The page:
Running is a fun activity that a lot of people are drawn to in order to stay fit and healthy, but it can be a potential aggressor to back pain if it’s not done at the right stage of recovery. But it isn’t an activity you need to avoid forever so we’ll also talk about how to get back into running. Whether you’ve run in the past or taken up couch to 5K, it’s usually a troublesome activity if you’ve taken it up when you’ve already got back pain.
A 1 hour run showed a significant and immediate decrease in disc height. The primary reason for this will be the compressing onto your discs if you already have damage there. As it reduces in height, there will be compression onto the nerve. The right exercise done at the wrong time can always be problematic.
Going through rehabilitation to begin your recovery process can help prepare your body to start running again. Improving core stability and strength through Phase 2 & 3 helps to take the pressure away from your spine and improve your body’s ability to deal with stress. During Phase 3, you can start to re-integrate running using our T.R.E.A.T. protocol.
Don’t rush the process in getting back into running as the compression may well put you back. These things take time, especially when you’ve had a back problem for a long time. Running is definitely a beneficial activity. In long-term runners, there is increased disc stability and strength. Research also shows regular running over years sees a decrease in degeneration in the spine. Running also decreases the chance of experience osteopenia as it improves bone density – this compared to cyclists where they are 7 times more likely to experience osteopenia.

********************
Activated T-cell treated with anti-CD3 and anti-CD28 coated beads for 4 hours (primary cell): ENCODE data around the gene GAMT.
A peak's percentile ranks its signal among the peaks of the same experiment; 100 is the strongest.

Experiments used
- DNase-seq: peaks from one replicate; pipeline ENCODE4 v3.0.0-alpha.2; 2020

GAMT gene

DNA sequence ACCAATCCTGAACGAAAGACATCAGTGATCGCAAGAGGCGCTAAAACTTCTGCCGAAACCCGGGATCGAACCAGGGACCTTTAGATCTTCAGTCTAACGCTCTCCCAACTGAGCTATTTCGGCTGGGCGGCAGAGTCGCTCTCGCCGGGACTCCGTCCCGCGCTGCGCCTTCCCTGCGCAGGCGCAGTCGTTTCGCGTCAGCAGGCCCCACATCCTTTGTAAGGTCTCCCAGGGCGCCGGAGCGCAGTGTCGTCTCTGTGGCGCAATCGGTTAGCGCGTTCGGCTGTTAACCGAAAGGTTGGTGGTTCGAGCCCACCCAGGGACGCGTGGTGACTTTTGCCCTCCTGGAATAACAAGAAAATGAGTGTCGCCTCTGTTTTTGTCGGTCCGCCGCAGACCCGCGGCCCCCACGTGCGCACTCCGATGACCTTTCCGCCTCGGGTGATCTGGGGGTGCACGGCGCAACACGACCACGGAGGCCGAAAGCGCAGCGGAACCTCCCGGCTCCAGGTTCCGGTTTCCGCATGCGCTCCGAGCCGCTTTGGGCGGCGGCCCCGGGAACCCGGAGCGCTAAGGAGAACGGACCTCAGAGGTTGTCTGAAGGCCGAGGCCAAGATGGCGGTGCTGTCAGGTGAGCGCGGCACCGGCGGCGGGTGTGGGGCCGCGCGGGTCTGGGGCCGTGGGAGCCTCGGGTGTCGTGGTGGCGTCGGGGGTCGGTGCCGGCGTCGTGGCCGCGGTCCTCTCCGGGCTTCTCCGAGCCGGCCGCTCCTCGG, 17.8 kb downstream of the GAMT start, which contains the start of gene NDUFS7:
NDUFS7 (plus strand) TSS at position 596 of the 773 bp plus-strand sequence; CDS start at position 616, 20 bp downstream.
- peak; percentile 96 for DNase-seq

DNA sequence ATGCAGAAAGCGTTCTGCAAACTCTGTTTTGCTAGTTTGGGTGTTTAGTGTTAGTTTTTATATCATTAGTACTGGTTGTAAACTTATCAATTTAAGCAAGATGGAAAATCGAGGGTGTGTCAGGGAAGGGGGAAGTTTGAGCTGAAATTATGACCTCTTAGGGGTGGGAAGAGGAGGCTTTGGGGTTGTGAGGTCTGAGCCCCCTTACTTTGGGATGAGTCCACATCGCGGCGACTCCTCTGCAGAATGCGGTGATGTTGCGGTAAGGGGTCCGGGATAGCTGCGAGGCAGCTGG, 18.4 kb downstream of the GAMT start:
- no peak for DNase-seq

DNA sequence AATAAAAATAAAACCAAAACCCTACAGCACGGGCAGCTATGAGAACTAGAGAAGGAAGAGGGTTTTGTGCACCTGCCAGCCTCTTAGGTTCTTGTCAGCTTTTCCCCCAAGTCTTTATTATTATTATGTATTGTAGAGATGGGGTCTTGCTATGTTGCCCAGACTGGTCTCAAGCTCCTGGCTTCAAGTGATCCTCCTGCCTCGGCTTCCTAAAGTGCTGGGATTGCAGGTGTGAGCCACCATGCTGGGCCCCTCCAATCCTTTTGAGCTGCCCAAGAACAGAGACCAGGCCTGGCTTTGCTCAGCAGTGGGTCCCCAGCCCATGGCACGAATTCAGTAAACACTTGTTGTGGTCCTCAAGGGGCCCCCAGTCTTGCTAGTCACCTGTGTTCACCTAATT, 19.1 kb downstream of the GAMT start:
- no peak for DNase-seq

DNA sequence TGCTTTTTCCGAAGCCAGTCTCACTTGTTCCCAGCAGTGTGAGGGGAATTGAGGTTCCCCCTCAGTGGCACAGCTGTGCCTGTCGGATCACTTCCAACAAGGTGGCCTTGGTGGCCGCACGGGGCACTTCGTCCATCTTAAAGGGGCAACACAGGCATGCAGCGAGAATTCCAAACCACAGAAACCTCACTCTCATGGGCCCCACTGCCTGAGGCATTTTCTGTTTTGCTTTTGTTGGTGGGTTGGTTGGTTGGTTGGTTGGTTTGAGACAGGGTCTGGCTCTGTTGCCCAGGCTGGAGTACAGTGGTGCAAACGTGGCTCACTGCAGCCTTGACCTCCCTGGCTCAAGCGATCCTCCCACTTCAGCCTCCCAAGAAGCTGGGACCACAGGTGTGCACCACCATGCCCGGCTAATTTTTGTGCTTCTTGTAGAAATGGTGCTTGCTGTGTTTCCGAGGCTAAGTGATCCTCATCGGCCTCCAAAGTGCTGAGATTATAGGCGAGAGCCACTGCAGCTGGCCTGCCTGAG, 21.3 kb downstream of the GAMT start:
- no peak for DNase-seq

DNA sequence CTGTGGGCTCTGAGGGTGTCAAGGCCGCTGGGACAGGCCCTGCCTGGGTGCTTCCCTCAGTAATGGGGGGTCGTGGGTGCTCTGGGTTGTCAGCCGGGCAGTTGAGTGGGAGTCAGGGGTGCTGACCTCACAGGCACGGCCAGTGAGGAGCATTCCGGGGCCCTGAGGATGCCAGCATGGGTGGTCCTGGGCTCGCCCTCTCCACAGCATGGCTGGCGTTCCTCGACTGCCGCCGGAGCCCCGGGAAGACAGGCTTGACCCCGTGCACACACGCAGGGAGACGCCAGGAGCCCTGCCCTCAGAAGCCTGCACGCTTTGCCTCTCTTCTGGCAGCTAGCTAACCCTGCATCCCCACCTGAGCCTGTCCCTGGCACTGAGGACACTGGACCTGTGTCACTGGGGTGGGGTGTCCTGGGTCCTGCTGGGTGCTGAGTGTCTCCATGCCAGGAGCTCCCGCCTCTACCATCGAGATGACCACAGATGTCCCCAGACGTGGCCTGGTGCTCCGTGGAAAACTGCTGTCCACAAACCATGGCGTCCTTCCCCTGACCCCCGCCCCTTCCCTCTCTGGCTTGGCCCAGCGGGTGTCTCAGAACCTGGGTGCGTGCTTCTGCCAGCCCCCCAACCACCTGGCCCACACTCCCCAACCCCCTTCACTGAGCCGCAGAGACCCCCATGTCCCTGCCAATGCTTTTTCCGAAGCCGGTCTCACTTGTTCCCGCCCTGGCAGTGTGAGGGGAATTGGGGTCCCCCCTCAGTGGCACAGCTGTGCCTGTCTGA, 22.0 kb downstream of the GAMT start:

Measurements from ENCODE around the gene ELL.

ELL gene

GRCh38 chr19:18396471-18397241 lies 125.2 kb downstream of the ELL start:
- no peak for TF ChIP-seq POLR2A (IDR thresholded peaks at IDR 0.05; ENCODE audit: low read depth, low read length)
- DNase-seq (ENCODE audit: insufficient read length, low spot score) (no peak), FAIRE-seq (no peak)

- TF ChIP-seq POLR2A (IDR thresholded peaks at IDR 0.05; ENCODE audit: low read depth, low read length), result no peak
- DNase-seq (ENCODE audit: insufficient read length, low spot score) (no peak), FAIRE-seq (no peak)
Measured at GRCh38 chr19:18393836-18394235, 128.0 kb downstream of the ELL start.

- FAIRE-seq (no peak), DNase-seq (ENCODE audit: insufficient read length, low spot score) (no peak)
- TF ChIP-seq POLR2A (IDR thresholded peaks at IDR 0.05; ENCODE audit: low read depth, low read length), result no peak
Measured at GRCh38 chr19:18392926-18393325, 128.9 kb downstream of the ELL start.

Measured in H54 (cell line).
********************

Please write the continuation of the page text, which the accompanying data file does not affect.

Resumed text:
Getting onto the cross-trainer can help you maintain cardiovascular fitness and prep your body for getting back into running as it’s lower impact and you can better maintain a good position in the spine. Running for shorter periods, faster is generally better. Around 10km/hour with good form will be better than longer periods of plodding at a slower speed. For the time being, running for short periods of time will be more helpful and around 20km a week. Using the towel and the ice after your run will be helpful to reduce inflammation.